Five Common Triggers for Shortness of Breath.

Five Common Triggers for Shortness of Breath

There are many different reasons that you may become short of breath, and if you are just beginning to learn about COPD, you may be wondering what could be your triggers. With each person being different, what may trigger a severe episode of shortness of breath in you, may not affect someone else.

What may cause breathlessness

Overeating

can decrease the amount of available space for the lungs to expand. This makes taking a deep breath all the more difficult. Also, your body is working hard to digest the excess food. It is best to eat a small amount more often than to eat large meals once or twice a day.

Stress

affects the body as much as it affects your emotions. How your body reacts may be different from someone else, but make no mistake, the effects of stress on your body will show up. It may make you more short of breath, or it may lower the ability of your immune system to fight off a cold. Stress is a common thread for those dealing with COPD, but finding a way to manage it is very important.

Strong smells

can cause shortness of breath. Cleaning products, perfumes and some food smells can seem to take your breath away. Communicate with friends and family members that may not understand how these smells affect your breathing, and avoid using products with strong scents.

Allergies

that seemed minor before COPD can become a source of a flare up. Knowing what you are allergic to is the first step. If you are allergic to cats, the best thing that you can do for your breathing is to stay away from them. If being outside in the Spring causes your allergies to flare up, creating a "perfect storm" for your COPD to become exacerbated, you may need to stay inside during that time.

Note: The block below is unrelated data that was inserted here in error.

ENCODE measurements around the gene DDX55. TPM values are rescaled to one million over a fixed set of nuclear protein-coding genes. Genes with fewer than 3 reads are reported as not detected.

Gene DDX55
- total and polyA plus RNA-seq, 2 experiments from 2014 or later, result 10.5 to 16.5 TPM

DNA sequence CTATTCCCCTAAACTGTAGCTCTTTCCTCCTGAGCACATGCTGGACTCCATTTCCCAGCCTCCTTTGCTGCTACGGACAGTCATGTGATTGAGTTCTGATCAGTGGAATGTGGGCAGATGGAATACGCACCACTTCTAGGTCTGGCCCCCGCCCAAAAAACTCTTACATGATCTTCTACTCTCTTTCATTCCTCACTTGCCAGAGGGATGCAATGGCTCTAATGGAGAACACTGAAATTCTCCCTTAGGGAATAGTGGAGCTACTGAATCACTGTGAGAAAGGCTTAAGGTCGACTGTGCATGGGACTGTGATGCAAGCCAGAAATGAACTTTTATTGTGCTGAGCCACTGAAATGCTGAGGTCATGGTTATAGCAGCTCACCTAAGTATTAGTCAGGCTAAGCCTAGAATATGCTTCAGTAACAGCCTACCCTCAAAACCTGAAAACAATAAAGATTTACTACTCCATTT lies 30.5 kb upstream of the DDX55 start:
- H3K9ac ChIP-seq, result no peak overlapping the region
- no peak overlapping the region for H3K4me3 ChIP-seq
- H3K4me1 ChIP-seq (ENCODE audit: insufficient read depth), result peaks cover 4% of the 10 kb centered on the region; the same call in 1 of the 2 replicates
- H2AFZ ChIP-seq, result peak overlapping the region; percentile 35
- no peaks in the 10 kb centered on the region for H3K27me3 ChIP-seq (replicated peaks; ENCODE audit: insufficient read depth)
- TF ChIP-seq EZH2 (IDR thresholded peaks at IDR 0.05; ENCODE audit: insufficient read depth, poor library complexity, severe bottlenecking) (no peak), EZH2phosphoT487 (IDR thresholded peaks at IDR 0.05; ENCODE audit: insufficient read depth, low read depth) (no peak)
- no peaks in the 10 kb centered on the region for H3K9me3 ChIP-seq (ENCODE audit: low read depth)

Air quality

contributes to everyone's ability to breathe. In bad air quality days, you may have heard that it is best for those with breathing problems to stay inside as much as possible. It may seem beautiful outside, but after spending time out, you may find yourself much more short of breath than you should be.

Know your triggers

Knowing what your triggers are will be a great defense in keeping episodes of severe shortness of breath away. Some of your triggers may be so abrupt and severe that there will be an immediate confirmation that you will need to make adjustments. Unfortunately, for some triggers, it takes some time along with trial and error to figure it out. Be patient with yourself. Those triggers for shortness of breath may not look like blinking neon signs. Give yourself permission to live as you learn what you can and cannot do. Then adjust accordingly, but don't give up before you know.

Keep track of what irritates your COPD

A good way to narrow down your triggers is to keep a daily journal with basic information about how you are feeling, what and how much you ate, your stress level, and your activities during the day. List any episodes of shortness of breath, and over a little time, with the help of your pulmonary physician, you should be able to see some patterns. This will give you a little bit of control back, just in knowing what to avoid.

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